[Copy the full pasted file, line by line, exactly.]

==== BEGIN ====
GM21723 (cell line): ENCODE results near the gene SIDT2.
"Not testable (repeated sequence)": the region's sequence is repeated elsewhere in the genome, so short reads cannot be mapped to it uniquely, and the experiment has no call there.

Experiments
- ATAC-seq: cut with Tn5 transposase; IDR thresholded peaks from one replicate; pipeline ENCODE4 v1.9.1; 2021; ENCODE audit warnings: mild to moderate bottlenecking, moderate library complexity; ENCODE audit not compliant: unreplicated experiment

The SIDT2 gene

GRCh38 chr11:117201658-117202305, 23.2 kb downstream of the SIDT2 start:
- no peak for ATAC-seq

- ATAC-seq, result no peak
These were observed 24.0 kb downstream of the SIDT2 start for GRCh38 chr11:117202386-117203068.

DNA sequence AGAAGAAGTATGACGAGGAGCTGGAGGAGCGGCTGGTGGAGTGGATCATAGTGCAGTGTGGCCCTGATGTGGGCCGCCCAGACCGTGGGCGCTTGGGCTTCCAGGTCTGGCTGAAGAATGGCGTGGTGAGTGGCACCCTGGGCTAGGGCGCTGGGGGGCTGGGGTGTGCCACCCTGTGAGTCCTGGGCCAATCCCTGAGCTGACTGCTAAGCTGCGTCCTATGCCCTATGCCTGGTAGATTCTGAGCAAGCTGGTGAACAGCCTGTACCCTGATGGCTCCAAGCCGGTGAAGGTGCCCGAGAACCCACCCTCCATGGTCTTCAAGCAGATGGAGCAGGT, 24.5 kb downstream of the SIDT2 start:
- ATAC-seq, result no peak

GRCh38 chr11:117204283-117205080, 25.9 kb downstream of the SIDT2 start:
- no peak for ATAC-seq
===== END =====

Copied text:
GM21723 (cell line): ENCODE results near the gene SIDT2.
"Not testable (repeated sequence)": the region's sequence is repeated elsewhere in the genome, so short reads cannot be mapped to it uniquely, and the experiment has no call there.

Experiments
- ATAC-seq: cut with Tn5 transposase; IDR thresholded peaks from one replicate; pipeline ENCODE4 v1.9.1; 2021; ENCODE audit warnings: mild to moderate bottlenecking, moderate library complexity; ENCODE audit not compliant: unreplicated experiment

The SIDT2 gene

GRCh38 chr11:117201658-117202305, 23.2 kb downstream of the SIDT2 start:
- no peak for ATAC-seq

- ATAC-seq, result no peak
These were observed 24.0 kb downstream of the SIDT2 start for GRCh38 chr11:117202386-117203068.

DNA sequence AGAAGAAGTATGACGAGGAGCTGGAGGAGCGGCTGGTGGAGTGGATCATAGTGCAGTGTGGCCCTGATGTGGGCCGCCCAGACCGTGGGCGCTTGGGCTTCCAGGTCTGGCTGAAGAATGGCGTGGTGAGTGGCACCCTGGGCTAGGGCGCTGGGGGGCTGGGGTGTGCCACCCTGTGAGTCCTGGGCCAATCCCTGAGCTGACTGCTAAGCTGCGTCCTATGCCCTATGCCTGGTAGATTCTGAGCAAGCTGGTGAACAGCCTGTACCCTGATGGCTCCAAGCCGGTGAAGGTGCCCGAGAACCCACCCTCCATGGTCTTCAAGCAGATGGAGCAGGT, 24.5 kb downstream of the SIDT2 start:
- ATAC-seq, result no peak

GRCh38 chr11:117204283-117205080, 25.9 kb downstream of the SIDT2 start:
- no peak for ATAC-seq